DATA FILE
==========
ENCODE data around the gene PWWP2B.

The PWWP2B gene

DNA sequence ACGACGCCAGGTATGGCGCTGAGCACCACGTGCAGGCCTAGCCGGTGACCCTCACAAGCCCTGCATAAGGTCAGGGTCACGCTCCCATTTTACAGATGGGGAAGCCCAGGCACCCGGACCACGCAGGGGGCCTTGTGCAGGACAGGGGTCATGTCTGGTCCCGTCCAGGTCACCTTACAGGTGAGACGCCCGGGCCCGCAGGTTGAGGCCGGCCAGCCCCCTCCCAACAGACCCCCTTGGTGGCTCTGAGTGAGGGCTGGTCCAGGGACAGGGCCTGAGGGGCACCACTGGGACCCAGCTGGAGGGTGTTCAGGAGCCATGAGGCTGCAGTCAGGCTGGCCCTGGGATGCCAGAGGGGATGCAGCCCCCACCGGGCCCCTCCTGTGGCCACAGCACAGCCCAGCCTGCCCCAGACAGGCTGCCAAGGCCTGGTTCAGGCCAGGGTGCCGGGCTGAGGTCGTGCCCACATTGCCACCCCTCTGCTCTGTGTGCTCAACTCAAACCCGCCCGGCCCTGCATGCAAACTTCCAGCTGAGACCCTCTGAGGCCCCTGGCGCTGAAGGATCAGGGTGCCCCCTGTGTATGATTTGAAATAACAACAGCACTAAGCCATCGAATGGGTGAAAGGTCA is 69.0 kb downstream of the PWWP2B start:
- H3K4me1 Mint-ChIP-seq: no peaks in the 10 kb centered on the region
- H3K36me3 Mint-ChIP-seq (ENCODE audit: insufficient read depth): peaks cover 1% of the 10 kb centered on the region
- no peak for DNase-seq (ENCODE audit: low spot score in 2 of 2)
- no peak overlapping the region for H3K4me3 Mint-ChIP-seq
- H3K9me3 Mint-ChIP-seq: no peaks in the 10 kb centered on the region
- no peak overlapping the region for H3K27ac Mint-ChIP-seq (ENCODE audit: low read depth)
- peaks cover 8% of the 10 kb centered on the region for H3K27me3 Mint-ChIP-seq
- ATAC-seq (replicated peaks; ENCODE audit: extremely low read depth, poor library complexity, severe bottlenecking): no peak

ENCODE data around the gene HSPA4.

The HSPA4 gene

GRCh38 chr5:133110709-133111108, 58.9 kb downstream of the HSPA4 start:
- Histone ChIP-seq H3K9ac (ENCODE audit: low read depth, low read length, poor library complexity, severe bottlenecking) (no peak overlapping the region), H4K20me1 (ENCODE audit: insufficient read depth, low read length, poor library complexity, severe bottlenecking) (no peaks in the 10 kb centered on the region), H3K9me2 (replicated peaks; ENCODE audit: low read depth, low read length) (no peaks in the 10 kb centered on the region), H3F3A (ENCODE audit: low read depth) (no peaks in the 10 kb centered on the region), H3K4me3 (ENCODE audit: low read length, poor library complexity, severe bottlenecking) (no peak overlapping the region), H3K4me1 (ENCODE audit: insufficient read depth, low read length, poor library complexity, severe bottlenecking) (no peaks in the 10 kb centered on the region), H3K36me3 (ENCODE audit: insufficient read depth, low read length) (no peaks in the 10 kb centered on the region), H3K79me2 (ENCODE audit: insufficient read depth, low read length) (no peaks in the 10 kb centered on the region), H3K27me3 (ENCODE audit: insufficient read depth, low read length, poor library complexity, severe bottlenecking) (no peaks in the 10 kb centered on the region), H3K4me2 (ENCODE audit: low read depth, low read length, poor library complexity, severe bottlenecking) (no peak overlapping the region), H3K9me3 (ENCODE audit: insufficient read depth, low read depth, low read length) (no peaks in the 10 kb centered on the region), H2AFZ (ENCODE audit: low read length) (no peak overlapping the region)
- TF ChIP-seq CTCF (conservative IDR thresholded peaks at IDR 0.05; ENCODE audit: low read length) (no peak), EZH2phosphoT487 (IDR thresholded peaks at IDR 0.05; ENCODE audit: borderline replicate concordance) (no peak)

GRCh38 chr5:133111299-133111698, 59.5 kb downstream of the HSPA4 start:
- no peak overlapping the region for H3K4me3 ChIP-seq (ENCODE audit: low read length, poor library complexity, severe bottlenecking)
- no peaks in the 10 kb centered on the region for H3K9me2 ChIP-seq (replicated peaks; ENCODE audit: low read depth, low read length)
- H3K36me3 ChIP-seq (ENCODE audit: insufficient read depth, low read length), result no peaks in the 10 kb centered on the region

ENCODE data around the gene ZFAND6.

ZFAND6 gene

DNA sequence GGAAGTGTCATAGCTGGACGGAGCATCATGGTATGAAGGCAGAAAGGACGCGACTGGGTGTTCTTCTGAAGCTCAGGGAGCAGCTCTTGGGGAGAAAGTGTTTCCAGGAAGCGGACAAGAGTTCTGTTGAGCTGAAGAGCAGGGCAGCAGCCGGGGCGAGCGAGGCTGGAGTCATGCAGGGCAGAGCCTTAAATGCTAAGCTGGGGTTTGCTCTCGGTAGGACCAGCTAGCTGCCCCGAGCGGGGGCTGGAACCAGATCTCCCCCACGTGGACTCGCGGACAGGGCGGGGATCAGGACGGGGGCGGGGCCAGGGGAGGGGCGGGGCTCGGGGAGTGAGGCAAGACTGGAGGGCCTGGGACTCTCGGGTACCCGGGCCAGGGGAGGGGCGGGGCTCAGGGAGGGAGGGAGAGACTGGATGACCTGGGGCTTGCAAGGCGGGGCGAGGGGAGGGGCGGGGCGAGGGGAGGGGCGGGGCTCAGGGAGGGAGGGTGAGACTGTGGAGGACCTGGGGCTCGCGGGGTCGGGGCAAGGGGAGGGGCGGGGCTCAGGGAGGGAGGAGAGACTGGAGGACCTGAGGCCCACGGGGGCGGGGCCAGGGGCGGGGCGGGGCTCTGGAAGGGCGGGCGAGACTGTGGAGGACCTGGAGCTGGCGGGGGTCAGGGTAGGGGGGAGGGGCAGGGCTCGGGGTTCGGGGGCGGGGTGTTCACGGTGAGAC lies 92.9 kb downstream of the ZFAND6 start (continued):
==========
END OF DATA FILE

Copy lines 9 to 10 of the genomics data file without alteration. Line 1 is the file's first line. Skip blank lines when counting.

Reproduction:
- no peak overlapping the region for H3K27ac Mint-ChIP-seq (ENCODE audit: low read depth)
- peaks cover 8% of the 10 kb centered on the region for H3K27me3 Mint-ChIP-seq